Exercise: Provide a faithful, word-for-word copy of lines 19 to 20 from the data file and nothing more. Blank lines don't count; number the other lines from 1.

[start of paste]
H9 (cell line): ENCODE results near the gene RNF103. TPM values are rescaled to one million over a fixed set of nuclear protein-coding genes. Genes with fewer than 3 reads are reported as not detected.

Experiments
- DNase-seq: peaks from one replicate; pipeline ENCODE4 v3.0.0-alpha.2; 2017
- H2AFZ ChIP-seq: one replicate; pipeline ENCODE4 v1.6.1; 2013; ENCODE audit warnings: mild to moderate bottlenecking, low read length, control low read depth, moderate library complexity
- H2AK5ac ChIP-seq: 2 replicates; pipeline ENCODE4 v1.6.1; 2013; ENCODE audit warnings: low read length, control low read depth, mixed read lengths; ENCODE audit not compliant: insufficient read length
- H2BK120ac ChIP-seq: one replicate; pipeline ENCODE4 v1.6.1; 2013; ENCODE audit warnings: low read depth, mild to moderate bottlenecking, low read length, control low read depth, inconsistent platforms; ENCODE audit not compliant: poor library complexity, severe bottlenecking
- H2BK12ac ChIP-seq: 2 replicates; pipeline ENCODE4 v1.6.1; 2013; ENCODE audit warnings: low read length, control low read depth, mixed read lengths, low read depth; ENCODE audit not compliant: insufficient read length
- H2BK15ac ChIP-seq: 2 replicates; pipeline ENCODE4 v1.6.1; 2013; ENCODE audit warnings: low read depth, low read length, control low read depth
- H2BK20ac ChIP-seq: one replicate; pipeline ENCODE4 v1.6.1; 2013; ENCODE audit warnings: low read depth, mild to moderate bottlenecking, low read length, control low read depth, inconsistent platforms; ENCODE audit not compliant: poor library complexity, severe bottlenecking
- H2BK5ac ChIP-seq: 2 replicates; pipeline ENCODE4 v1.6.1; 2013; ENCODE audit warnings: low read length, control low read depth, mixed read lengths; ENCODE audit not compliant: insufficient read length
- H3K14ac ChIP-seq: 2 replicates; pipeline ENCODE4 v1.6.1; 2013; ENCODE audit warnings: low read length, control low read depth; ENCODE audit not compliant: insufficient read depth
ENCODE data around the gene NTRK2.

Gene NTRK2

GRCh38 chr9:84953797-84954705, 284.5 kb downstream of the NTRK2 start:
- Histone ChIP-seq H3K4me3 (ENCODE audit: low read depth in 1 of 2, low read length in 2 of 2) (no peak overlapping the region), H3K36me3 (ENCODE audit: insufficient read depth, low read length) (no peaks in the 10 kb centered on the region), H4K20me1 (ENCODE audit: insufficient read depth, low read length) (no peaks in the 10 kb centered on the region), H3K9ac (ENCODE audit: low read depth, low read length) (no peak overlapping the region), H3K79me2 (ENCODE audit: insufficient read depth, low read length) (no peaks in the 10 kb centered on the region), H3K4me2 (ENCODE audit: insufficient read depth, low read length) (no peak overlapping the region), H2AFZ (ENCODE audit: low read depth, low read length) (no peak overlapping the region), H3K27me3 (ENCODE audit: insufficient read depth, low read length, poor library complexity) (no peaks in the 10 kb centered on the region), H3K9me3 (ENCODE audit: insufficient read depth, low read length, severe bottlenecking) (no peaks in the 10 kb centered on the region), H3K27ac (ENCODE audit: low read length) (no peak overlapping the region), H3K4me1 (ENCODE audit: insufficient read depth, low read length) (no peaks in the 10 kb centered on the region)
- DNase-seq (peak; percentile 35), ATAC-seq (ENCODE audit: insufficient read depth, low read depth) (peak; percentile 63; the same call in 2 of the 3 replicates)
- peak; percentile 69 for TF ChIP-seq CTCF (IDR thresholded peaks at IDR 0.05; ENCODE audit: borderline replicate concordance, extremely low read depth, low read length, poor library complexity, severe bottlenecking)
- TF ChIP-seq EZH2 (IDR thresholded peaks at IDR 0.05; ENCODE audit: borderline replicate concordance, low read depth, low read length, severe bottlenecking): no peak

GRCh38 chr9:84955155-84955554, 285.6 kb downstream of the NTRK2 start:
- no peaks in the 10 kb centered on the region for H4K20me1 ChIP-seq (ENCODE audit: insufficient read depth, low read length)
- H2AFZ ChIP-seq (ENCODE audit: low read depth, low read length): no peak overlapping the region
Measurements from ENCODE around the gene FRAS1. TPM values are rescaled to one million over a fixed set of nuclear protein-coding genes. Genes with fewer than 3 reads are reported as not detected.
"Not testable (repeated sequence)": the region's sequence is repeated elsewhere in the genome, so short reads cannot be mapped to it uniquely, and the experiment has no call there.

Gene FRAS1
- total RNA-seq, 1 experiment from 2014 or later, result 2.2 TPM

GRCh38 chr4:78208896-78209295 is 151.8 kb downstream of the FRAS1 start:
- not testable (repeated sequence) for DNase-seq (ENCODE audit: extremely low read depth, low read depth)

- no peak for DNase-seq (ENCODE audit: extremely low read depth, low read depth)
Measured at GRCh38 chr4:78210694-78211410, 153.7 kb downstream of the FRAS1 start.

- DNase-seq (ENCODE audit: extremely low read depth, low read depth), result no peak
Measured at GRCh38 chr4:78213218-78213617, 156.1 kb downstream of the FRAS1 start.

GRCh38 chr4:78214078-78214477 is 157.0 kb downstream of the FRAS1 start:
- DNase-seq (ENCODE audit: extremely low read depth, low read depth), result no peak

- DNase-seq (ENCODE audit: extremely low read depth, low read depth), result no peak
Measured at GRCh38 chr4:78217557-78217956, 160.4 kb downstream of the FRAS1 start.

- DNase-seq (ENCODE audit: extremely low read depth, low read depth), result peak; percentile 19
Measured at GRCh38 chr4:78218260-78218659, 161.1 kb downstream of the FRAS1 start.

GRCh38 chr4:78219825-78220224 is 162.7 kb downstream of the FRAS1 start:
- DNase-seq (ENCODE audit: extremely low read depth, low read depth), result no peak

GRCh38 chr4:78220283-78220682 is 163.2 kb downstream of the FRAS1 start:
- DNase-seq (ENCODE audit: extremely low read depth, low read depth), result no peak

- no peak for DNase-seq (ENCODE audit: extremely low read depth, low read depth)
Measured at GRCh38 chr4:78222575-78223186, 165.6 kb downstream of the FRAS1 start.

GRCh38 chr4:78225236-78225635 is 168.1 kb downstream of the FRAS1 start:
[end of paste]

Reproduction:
GRCh38 chr9:84955155-84955554, 285.6 kb downstream of the NTRK2 start:
- no peaks in the 10 kb centered on the region for H4K20me1 ChIP-seq (ENCODE audit: insufficient read depth, low read length)